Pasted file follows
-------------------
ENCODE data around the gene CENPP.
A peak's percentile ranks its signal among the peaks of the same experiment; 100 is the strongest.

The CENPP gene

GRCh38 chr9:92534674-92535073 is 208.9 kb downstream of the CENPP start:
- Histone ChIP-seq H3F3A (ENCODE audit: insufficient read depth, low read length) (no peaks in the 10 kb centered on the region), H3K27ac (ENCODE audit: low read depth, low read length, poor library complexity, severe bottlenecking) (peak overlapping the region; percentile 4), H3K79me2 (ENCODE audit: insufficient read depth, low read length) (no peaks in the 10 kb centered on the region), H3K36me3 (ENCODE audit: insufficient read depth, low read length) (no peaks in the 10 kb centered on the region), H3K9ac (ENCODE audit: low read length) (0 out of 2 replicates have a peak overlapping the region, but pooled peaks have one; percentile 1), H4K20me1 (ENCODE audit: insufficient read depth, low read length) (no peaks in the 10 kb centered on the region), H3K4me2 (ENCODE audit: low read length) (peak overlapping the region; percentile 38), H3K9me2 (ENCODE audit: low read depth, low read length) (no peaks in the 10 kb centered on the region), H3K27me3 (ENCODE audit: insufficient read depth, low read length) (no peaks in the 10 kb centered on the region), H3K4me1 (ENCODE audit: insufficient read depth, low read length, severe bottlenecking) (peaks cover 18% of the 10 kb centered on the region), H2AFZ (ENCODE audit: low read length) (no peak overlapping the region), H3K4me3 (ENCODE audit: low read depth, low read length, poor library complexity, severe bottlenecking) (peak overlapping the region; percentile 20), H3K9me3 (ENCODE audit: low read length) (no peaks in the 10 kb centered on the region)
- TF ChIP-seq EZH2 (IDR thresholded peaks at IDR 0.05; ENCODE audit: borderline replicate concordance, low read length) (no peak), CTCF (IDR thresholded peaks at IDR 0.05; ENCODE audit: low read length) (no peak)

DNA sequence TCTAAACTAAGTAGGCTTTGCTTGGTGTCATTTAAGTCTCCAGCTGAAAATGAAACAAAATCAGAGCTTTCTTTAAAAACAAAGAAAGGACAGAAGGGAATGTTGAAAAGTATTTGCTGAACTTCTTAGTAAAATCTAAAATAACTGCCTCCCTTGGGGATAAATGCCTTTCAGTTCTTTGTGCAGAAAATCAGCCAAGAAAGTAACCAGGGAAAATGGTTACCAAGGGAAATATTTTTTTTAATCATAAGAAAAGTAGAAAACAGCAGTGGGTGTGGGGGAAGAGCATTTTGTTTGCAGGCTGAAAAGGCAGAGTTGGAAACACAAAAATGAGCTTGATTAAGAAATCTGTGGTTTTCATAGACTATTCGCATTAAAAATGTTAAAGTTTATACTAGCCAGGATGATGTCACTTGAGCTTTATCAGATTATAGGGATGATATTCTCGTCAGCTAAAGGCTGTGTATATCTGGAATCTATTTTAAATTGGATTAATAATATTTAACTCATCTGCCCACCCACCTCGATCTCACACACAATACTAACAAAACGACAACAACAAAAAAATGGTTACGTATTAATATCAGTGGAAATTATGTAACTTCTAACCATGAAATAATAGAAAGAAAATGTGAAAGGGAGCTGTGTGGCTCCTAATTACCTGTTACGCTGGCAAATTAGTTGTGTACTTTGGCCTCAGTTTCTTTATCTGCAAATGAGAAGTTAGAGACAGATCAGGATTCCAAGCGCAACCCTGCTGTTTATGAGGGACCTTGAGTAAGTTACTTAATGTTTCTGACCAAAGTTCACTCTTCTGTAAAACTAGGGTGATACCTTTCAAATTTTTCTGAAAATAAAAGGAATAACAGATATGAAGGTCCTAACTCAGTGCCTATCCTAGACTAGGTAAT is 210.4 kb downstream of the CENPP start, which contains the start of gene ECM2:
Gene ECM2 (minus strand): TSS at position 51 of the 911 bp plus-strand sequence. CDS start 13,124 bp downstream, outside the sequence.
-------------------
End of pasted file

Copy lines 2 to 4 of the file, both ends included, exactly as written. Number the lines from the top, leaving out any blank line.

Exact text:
A peak's percentile ranks its signal among the peaks of the same experiment; 100 is the strongest.

The CENPP gene

GRCh38 chr9:92534674-92535073 is 208.9 kb downstream of the CENPP start: